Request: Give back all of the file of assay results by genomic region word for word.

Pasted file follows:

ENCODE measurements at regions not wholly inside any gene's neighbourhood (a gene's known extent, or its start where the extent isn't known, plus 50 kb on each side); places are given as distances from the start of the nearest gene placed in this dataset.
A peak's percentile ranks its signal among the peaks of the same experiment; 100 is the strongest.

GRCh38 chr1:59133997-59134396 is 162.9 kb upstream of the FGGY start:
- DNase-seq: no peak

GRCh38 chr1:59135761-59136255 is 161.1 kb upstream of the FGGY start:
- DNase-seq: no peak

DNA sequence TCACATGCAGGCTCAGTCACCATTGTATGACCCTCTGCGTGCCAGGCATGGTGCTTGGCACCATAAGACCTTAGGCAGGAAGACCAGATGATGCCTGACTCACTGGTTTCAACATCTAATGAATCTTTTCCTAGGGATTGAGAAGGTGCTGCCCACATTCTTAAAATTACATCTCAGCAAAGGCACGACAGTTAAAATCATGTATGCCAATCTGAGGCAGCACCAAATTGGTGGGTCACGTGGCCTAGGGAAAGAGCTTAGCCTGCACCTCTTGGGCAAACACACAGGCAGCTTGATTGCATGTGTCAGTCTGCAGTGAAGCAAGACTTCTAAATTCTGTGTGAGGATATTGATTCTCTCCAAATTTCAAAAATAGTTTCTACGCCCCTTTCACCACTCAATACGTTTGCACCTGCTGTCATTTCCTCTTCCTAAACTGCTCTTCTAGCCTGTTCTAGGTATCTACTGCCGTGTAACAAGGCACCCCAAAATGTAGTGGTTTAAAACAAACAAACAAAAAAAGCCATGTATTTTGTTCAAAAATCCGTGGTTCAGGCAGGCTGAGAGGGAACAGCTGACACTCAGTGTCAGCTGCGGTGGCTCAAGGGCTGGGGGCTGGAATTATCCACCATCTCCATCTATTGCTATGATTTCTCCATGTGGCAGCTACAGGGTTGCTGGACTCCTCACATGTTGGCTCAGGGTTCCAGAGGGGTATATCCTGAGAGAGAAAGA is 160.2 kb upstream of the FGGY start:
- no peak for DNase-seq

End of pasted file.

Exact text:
ENCODE measurements at regions not wholly inside any gene's neighbourhood (a gene's known extent, or its start where the extent isn't known, plus 50 kb on each side); places are given as distances from the start of the nearest gene placed in this dataset.
A peak's percentile ranks its signal among the peaks of the same experiment; 100 is the strongest.

GRCh38 chr1:59133997-59134396 is 162.9 kb upstream of the FGGY start:
- DNase-seq: no peak

GRCh38 chr1:59135761-59136255 is 161.1 kb upstream of the FGGY start:
- DNase-seq: no peak

DNA sequence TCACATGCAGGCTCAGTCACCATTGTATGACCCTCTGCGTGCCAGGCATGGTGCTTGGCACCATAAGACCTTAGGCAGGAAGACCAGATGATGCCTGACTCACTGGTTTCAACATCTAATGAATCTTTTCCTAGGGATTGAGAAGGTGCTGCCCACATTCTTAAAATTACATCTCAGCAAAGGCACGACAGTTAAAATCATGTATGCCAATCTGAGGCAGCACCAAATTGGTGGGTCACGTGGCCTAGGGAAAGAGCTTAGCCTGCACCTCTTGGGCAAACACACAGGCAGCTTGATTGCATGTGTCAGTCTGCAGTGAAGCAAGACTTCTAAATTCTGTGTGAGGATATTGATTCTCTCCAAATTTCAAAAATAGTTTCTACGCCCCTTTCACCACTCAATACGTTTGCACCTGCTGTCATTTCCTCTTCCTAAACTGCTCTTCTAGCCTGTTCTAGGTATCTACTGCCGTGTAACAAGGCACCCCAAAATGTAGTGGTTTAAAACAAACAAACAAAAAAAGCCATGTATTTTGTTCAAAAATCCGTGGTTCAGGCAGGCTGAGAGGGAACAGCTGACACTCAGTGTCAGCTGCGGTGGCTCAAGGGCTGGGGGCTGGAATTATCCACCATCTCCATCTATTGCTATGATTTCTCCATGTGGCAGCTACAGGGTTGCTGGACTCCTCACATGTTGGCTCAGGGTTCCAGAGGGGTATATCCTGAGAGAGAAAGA is 160.2 kb upstream of the FGGY start:
- no peak for DNase-seq